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Police use sat-nav data to place speed cameras

TomTom's GPS data can help drivers avoid congestion, but it also helps Dutch police find where people break speed limits. TomTom says that's a no-go.

TomTom's Via Live 120 satellite navigation system warns drivers about police speed cameras. But its congestion-avoidance technology also turned out to be useful for Netherlands police looking for where people break the speed limit.
TomTom's Via Live 120 satellite navigation system warns drivers about police speed cameras. But its congestion-avoidance technology also turned out to be useful for Netherlands police looking for where people break the speed limit.

Those worried about what location information their phones are gathering might want to scrutinize their car navigation systems first.

Police in the Netherlands have used aggregate data from TomTom's satellite navigation systems to install speed cameras where drivers tend to exceed the speed limit, TomTom said yesterday. The practice doesn't involve any individual data, but TomTom is barring it in the future after customers objected.

The company's sat-nav systems can send position data back to TomTom, and the company uses the information for purposes such as routing people around traffic jams and providing accurate estimates of journey time, TomTom Chief Executive Harold Goddijn said in a statement. The company also shares that data with the government, which can use it to understand where congestion and safety problems occur.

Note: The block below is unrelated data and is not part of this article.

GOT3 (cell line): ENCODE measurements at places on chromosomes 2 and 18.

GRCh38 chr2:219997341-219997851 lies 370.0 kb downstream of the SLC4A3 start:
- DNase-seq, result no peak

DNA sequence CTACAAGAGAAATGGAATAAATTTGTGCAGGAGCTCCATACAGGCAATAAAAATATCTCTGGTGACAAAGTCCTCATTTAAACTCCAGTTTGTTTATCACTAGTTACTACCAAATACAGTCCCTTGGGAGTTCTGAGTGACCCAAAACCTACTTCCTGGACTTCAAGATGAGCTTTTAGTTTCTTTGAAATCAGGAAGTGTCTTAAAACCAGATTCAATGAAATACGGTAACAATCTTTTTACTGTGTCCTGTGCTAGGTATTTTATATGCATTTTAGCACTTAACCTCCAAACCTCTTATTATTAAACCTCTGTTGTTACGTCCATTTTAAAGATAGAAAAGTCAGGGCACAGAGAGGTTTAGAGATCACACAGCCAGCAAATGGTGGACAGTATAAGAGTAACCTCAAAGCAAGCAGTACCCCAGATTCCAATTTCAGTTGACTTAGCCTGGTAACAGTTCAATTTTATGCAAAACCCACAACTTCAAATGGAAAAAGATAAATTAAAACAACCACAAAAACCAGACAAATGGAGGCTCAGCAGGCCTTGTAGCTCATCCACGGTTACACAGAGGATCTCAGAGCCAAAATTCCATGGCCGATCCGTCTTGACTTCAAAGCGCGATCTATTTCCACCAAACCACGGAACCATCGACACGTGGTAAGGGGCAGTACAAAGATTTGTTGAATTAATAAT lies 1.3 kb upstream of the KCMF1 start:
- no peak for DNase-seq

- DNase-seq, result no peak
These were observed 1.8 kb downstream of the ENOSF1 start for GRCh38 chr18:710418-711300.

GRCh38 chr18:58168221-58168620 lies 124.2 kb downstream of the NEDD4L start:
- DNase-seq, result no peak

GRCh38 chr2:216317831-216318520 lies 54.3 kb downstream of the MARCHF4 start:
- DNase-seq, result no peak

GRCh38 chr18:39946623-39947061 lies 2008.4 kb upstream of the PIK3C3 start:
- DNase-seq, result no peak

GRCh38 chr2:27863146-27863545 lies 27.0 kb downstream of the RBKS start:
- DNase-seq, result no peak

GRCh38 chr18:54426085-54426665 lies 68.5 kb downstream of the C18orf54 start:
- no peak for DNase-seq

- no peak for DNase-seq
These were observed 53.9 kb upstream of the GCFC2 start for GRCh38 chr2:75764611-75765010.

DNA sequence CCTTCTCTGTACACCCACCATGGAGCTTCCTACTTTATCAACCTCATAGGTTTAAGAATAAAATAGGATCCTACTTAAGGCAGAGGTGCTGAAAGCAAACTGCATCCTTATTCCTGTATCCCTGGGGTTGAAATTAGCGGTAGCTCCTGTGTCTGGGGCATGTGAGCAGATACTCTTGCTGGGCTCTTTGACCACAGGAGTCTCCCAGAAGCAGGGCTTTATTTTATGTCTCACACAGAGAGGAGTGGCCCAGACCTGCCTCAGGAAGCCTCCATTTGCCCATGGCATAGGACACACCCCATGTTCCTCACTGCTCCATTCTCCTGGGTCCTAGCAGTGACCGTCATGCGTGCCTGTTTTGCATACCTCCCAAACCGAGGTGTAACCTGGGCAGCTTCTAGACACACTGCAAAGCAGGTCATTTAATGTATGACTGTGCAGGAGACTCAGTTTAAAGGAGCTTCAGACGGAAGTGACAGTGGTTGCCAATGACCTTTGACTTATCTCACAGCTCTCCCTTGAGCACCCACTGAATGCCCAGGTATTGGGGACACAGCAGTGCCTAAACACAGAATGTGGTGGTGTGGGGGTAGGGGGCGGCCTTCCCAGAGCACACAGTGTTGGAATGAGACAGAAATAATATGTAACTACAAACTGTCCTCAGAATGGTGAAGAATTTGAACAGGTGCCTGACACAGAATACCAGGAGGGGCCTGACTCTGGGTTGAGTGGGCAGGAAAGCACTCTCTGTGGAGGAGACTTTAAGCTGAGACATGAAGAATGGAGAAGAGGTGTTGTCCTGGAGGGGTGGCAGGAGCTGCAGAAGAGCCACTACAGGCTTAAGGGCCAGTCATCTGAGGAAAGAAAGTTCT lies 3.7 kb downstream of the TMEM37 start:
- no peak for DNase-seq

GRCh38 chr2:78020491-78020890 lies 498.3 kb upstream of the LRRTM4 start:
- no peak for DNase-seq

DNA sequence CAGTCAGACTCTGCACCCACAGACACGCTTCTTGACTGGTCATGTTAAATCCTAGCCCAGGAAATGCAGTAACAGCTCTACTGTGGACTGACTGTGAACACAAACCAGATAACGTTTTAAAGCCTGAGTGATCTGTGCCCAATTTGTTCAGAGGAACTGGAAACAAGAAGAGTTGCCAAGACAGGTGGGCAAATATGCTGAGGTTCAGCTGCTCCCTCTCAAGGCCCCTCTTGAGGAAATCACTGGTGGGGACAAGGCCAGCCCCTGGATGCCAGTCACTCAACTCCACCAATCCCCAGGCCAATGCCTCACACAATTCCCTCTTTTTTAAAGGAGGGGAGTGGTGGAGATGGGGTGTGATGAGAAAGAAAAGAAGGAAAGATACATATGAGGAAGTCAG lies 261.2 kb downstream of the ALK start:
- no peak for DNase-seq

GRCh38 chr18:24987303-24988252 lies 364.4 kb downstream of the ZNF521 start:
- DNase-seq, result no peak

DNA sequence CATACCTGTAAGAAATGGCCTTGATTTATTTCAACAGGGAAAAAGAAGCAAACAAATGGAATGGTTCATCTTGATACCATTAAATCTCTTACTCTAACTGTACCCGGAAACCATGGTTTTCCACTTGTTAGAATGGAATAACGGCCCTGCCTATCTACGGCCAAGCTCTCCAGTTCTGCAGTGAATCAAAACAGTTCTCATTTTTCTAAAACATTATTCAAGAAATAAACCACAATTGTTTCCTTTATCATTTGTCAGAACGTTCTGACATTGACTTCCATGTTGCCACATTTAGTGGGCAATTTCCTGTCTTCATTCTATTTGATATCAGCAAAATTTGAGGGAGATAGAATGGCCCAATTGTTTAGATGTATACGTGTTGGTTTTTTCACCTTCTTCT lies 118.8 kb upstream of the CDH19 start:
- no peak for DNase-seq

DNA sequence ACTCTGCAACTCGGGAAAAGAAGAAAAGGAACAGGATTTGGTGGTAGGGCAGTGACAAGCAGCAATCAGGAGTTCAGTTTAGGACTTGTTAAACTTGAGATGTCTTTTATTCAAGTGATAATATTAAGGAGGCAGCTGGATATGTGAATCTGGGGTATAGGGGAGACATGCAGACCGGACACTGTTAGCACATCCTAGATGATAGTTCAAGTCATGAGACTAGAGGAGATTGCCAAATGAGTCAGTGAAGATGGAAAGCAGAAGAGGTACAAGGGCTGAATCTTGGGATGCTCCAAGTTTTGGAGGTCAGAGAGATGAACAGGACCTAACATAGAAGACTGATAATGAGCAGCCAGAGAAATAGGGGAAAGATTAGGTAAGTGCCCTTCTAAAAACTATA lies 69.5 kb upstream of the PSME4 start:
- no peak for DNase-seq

But yesterday, Netherlands press reports revealed that police had also used the information to catch speeders.

That's not OK with Goddjin. In an official company statement on YouTube yesterday, he said:

We learned today police in the Netherlands are using that information to identify road stretches where people in general and on average drive too fast. They use that also to put up speed cameras and speed traps, and we don't like that, because our customers don't like that. We will prevent that type of usage of our data in the future...